Others are the ports of Houston, Los Angeles, Long Beach, Baltimore, and Mobile, Ala., where the solution used video analytics to monitor vessel traffic in and out of the port. A major component of that project was a network that facilitated communication to port police.
Due to the large-scale coverage area of a port, many of Adesta’s projects include a major communication backbone of either fiber or wireless. The company has a communications division, “so we can combine not only the security technologies, but the infrastructure that allows the video and data to flow back to the command and control center,” Hile explains.
“We are particularly excited about the recent contract award Adesta received from the Port of Long Beach,” says Bob Sommerfeld, president of Adesta.
THE THREAT & THE CHALLENGE
“Typically in a port environment you have a tremendous amount of fence or perimeter footage,” Hile says. “Not only that, you’ve got threats that are land-based or water-based, so that makes it even more difficult to secure. There are multiple technologies you would use over water or fence detection, which is why you’re going see that surveillance, when combined with sophisticated video analytics, is the de facto standard for security for ports, because you can cover large amounts of area with one camera that’s properly positioned.”
Video analytics, Hile explains, allow guards to function more effectively “because the analytics help them do their jobs,” he says. “You’re more secure, it’s easier to operate, less false alarms, and you can cover a vast amount of area with just one camera. Today, [it] is definitely a viable technology. It is highly reliable; the customers are becoming more used to using it.”
Ports are considered harsh environments because of the sea water, which often causes products to break down or generate too many false alarms.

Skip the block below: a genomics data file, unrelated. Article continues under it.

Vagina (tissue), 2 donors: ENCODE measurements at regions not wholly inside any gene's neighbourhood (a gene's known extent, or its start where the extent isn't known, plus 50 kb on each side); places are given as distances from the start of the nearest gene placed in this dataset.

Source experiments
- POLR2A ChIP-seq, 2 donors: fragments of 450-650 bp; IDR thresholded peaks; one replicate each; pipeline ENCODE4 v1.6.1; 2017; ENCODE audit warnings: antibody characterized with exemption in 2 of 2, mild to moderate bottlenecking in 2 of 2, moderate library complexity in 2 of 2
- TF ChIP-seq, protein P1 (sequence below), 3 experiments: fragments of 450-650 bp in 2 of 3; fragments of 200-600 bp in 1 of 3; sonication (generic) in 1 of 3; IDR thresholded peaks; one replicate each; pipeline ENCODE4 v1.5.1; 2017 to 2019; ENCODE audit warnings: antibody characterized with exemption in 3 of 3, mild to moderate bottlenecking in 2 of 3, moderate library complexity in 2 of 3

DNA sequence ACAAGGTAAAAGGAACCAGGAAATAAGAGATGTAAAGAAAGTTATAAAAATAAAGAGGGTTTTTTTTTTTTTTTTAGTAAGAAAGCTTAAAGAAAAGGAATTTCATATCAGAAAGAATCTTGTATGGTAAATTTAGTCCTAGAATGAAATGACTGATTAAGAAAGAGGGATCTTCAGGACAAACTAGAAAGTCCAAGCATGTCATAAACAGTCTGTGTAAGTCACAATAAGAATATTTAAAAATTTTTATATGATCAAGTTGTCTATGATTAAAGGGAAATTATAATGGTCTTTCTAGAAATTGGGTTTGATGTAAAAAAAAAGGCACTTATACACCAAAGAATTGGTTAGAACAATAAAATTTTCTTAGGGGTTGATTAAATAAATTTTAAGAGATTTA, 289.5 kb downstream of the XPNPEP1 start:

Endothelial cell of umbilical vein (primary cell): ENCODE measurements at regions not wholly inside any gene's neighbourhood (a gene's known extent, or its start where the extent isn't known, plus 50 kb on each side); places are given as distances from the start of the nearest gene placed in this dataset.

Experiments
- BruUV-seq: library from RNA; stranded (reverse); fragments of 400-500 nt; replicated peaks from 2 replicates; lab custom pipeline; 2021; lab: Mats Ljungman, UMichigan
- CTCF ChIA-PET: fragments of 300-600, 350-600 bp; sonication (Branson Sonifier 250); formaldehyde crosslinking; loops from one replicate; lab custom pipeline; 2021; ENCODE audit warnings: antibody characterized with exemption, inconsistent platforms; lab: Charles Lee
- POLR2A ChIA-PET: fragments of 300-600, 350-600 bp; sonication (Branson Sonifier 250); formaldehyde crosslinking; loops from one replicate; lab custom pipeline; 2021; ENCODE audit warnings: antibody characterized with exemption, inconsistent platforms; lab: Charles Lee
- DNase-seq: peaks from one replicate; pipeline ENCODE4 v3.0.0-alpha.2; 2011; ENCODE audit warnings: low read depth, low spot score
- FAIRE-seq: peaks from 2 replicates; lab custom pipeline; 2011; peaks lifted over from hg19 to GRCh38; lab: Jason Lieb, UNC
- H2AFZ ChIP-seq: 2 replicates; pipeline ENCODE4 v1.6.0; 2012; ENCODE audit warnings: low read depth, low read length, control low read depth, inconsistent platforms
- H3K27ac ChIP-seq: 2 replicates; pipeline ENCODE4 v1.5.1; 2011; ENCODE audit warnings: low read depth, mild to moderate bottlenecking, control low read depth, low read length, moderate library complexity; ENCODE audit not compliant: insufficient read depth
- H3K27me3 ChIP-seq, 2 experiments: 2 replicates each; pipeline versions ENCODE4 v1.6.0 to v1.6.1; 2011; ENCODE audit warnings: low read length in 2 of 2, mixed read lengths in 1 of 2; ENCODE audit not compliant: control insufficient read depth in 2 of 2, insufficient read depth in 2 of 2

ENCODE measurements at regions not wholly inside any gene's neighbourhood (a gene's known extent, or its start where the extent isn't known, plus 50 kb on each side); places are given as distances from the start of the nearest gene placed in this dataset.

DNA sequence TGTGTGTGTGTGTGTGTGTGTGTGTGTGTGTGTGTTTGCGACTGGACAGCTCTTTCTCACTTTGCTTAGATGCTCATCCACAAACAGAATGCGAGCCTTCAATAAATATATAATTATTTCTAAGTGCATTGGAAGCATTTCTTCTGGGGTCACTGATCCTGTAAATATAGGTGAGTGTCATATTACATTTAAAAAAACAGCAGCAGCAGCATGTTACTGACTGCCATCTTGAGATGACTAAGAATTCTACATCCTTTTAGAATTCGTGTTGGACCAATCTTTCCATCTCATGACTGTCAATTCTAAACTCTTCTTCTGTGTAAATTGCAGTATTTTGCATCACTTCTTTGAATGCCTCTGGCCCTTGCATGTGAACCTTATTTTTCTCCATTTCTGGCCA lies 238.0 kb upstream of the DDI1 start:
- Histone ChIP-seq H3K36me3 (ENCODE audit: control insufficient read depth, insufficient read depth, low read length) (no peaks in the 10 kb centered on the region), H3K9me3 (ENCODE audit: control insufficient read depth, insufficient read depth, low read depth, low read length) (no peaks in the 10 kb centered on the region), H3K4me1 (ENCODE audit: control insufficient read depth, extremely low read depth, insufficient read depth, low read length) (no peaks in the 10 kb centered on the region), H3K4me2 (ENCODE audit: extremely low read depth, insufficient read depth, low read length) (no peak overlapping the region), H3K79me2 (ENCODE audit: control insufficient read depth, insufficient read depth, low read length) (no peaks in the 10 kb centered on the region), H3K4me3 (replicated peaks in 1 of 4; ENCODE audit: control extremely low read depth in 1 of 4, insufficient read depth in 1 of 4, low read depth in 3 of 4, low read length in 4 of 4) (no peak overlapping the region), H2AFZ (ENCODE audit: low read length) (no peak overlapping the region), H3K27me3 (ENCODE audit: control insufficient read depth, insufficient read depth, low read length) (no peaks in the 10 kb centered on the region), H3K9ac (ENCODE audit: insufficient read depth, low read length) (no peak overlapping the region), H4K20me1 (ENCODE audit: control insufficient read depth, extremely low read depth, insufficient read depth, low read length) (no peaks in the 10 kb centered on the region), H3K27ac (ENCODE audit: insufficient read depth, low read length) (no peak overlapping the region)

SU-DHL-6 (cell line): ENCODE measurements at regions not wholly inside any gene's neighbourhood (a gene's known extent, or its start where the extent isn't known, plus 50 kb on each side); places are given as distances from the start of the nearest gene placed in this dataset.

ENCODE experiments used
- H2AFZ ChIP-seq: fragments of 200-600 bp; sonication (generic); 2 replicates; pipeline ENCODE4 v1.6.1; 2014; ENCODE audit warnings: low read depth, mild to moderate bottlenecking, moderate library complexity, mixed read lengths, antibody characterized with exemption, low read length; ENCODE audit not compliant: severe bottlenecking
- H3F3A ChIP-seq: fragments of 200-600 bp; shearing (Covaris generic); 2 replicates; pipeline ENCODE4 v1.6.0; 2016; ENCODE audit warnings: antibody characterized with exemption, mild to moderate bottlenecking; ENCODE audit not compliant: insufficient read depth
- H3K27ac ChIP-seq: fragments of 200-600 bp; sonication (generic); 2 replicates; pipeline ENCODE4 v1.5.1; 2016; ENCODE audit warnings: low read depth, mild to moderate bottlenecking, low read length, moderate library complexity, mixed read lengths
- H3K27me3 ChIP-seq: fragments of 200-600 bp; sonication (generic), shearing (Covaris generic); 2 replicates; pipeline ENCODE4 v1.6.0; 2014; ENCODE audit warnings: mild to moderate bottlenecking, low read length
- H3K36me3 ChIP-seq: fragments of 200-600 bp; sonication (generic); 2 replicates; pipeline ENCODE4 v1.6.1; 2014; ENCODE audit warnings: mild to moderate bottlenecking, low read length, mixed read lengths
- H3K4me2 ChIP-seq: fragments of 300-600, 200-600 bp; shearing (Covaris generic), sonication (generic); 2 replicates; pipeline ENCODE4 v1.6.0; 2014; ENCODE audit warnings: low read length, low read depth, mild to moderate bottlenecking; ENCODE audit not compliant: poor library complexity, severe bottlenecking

In addition, the nature of the threat can vary widely from port to port, partly because port operations vary in the type of cargo, Hile says. But, in general, all ports need to monitor the flow in and out of the facility. Authorities need to understand the destination of a vessel or truck, and monitor when it leaves to make sure it has the correct cargo and is heading in the right direction. A security system’s job is to detect anomalies in those patterns, Hile explains.
“And then it gets deeper than that,” he reveals. “Once these vessels or trucks get where they’re going, they use the access control to identify that the people getting on and off are supposed to be in the vessels that they are in.”
Adesta works closely with its access control system vendors to ensure they are ready for TWIC, which corresponds to the Transportation Workers Identity Credential, and also to design the system so that port security officials can easily and accurately identify individuals traversing through the ports.
Hile explains that one of the greatest potential threats is someone bringing a dirty bomb or nuclear bomb into the country through a port of entry.
A common approach among port security buyers is “from the curb in,” Hile says, meaning the security solution begins at the extended perimeter of the port and moves inward. Adesta is part of an organization called the American Association of Port Authorities.